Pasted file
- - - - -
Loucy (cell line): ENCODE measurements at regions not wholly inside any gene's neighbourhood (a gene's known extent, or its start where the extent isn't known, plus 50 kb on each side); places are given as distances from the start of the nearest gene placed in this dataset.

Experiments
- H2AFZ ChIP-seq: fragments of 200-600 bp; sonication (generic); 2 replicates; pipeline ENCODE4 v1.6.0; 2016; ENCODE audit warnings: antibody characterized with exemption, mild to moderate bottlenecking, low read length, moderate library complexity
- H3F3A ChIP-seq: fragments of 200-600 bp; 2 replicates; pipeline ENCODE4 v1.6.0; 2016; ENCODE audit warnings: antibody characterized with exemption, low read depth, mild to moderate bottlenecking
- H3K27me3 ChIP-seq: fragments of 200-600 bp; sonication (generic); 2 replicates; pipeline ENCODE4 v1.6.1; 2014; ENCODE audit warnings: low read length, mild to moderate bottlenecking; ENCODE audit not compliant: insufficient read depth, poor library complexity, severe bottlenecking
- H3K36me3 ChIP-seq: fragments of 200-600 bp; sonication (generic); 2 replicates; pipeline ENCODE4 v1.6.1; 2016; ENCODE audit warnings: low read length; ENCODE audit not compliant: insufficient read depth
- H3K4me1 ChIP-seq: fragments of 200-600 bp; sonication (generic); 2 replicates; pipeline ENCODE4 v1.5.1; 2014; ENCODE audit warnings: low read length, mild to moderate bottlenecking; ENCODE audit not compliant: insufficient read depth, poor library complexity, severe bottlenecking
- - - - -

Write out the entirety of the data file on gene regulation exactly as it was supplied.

Loucy (cell line): ENCODE measurements at regions not wholly inside any gene's neighbourhood (a gene's known extent, or its start where the extent isn't known, plus 50 kb on each side); places are given as distances from the start of the nearest gene placed in this dataset.

Experiments
- H2AFZ ChIP-seq: fragments of 200-600 bp; sonication (generic); 2 replicates; pipeline ENCODE4 v1.6.0; 2016; ENCODE audit warnings: antibody characterized with exemption, mild to moderate bottlenecking, low read length, moderate library complexity
- H3F3A ChIP-seq: fragments of 200-600 bp; 2 replicates; pipeline ENCODE4 v1.6.0; 2016; ENCODE audit warnings: antibody characterized with exemption, low read depth, mild to moderate bottlenecking
- H3K27me3 ChIP-seq: fragments of 200-600 bp; sonication (generic); 2 replicates; pipeline ENCODE4 v1.6.1; 2014; ENCODE audit warnings: low read length, mild to moderate bottlenecking; ENCODE audit not compliant: insufficient read depth, poor library complexity, severe bottlenecking
- H3K36me3 ChIP-seq: fragments of 200-600 bp; sonication (generic); 2 replicates; pipeline ENCODE4 v1.6.1; 2016; ENCODE audit warnings: low read length; ENCODE audit not compliant: insufficient read depth
- H3K4me1 ChIP-seq: fragments of 200-600 bp; sonication (generic); 2 replicates; pipeline ENCODE4 v1.5.1; 2014; ENCODE audit warnings: low read length, mild to moderate bottlenecking; ENCODE audit not compliant: insufficient read depth, poor library complexity, severe bottlenecking